Exploring the Economic, Environmental and Social Issues Impacting the Coastal Dune Lakes
Laura Tiu, UF/IFAS Extension Okaloosa and Walton Counties, Florida Sea Grant Extension Agent
On a beautiful October day, 35 people gathered at the Camp Helen State Park lodge to share information about the rare Coastal Dune Lakes (CDLs) that line the coast of Walton and Bay Counties. Organized by the University of Florida Extension Programs in Bay and Walton counties, the Water School included a morning seminar series featuring speakers from various groups that work together to support the lakes. Laura Tiu, Sea Grant Agent for Walton and Okaloosa counties started off the day giving a broad overview of the history and ecology of the lakes. Brandy Foley of the Choctawhatchee Basin Alliance shared her research on the paleolimnology, or study of the lake sediments over time, of two coastal dune lakes. Clayton Iron Wolf, a ranger at Camp Helen, gave a summary of the importance of Lake Powell and its benefit to the park. Jeff Talbert of the Atlanta Botanical Garden thrilled attendees with his pictures and research on the Deer Lake State Park restoration project. Norm Capra, who wears many hats, including that of the Lake Powell Community Alliance and Friends of Camp Helen State Park, shared the work they have done promoting conservation of shorebirds there. Dr. Dana Stephens, Director of the Mattie Kelly Environmental Institute at Northwest Florida State College shared analyses of many years of water chemistry and quality data collected on the lakes. Melinda Gates, Environmental Specialist for Walton County, wrapped up with a presentation on the efforts to protect and preserve the lakes.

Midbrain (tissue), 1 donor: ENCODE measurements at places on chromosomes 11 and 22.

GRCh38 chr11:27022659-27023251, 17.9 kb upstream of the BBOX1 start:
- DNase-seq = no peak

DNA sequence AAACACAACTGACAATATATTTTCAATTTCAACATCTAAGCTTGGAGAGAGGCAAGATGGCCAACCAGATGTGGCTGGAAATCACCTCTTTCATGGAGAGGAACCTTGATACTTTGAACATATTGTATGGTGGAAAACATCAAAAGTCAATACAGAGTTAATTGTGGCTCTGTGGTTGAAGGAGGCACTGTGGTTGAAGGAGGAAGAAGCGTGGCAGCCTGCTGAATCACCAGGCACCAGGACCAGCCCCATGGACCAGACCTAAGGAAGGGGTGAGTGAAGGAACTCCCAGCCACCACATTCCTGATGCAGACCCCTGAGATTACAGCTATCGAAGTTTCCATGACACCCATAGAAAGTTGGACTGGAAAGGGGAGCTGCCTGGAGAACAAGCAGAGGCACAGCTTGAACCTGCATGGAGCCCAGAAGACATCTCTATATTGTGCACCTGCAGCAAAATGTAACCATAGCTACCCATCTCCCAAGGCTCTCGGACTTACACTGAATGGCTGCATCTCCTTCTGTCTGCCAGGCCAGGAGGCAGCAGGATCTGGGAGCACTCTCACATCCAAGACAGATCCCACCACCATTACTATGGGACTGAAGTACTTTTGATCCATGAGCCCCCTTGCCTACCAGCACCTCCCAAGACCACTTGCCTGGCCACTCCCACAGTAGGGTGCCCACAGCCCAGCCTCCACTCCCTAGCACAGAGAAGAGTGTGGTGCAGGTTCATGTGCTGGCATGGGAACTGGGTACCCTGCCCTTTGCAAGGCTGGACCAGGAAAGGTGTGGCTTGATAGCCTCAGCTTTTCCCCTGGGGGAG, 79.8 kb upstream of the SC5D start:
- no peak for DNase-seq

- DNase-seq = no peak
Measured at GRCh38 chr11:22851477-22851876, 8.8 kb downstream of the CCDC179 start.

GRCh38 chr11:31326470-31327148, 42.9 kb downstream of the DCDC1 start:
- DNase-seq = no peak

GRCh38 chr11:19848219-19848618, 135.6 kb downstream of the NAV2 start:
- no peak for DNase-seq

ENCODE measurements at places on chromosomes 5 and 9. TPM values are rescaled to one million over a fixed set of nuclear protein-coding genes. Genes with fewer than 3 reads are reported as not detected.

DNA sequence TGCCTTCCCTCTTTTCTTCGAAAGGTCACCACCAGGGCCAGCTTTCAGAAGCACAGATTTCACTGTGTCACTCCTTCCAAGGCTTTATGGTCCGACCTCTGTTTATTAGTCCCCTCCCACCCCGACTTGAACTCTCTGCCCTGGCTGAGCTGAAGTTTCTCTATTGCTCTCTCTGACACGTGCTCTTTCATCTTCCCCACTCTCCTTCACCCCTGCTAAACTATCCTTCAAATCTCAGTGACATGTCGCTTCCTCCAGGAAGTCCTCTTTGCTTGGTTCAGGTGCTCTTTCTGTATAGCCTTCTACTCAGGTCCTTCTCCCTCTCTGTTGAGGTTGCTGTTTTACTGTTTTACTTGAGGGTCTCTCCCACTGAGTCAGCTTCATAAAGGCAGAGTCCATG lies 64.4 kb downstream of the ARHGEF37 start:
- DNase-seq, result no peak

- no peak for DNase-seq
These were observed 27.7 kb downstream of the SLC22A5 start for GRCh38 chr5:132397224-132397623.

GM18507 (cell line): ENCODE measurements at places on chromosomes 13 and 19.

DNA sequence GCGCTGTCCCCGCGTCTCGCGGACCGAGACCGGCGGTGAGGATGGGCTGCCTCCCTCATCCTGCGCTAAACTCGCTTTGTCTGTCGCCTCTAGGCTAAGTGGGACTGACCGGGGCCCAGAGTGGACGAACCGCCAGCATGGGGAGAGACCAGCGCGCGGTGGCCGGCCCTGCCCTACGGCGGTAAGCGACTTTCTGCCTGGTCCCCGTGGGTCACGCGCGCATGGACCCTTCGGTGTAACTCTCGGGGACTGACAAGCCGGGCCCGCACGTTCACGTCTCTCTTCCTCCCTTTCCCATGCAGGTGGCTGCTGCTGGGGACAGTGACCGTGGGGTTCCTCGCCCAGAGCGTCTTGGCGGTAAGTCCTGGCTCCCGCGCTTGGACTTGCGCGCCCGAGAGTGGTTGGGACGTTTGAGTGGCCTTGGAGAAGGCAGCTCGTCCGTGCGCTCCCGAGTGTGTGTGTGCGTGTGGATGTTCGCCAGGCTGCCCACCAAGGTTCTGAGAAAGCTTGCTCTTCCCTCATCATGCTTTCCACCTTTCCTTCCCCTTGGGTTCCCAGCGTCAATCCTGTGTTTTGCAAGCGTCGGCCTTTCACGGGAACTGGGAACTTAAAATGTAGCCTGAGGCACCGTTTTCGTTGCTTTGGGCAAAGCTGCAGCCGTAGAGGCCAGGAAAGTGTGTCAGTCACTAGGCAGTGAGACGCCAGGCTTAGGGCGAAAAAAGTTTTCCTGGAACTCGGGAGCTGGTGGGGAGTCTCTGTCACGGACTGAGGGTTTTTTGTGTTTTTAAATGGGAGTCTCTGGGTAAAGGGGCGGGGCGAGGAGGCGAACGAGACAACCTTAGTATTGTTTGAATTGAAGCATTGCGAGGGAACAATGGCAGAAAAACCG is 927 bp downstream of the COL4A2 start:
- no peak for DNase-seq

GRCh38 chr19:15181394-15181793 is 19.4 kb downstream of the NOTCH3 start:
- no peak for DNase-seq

The attendees seemed pleased with the event with one hundred percent of attendees rating the quality of information presented, usefulness of information, speakers’ knowledge, overall value of the program, and quality of location as good or excellent. The seminar helped attendees identify important roles of the CDLs in the ecosystem and understand why it is important to protect them. Several participants plan to make behavior changes based in the workshop including: joining or volunteering with Choctawhatchee Basin Alliance, Audubon, Sierra Club or Lake Watch Volunteers; sharing the information; living minimally; and engaging in activism. The seminar was followed by a kayak tour lead by Scott Jackson, Bay County Sea Grant Agent, to the outflow of Lake Powell and a visit to a faux sea turtle nest demonstration by Florida Fish and Wildlife Commission. This Water School was part of a regional series offered by UF/IFAS Extension. For more information on future schools, please subscribe to our Panhandle Outdoors Newsletter.